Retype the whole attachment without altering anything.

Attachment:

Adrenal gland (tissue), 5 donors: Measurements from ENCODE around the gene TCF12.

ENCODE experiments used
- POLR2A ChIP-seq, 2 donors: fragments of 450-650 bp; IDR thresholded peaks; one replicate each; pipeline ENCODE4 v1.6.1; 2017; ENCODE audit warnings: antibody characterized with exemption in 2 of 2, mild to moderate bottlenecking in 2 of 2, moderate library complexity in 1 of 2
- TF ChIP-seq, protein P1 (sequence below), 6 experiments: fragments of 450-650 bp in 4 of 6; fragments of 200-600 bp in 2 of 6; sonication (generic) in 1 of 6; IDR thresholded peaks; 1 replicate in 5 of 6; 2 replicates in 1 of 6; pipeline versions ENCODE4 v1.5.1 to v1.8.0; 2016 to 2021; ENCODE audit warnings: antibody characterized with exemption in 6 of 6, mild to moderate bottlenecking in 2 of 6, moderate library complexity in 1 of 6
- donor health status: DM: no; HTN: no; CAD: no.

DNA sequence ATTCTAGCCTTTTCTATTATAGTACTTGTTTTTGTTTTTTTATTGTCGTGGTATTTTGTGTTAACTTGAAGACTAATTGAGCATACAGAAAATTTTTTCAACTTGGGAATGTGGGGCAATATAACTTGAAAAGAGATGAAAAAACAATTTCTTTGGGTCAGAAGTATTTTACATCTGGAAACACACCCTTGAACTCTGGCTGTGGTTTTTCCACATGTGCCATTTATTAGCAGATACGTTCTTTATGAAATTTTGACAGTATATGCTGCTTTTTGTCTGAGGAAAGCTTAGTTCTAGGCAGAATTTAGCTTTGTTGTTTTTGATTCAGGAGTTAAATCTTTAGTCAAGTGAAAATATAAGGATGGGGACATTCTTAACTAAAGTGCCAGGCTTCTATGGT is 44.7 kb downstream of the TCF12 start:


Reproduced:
Adrenal gland (tissue), 5 donors: Measurements from ENCODE around the gene TCF12.

ENCODE experiments used
- POLR2A ChIP-seq, 2 donors: fragments of 450-650 bp; IDR thresholded peaks; one replicate each; pipeline ENCODE4 v1.6.1; 2017; ENCODE audit warnings: antibody characterized with exemption in 2 of 2, mild to moderate bottlenecking in 2 of 2, moderate library complexity in 1 of 2
- TF ChIP-seq, protein P1 (sequence below), 6 experiments: fragments of 450-650 bp in 4 of 6; fragments of 200-600 bp in 2 of 6; sonication (generic) in 1 of 6; IDR thresholded peaks; 1 replicate in 5 of 6; 2 replicates in 1 of 6; pipeline versions ENCODE4 v1.5.1 to v1.8.0; 2016 to 2021; ENCODE audit warnings: antibody characterized with exemption in 6 of 6, mild to moderate bottlenecking in 2 of 6, moderate library complexity in 1 of 6
- donor health status: DM: no; HTN: no; CAD: no.

DNA sequence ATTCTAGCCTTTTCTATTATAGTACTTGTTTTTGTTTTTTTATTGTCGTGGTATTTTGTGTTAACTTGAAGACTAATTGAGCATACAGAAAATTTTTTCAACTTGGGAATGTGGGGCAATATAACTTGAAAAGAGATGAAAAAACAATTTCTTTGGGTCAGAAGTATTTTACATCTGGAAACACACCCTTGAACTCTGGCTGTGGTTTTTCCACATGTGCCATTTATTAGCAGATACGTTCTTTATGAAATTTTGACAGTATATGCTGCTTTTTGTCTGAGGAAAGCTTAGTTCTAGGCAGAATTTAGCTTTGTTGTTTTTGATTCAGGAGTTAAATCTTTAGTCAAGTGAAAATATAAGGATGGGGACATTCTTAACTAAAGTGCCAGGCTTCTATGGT is 44.7 kb downstream of the TCF12 start: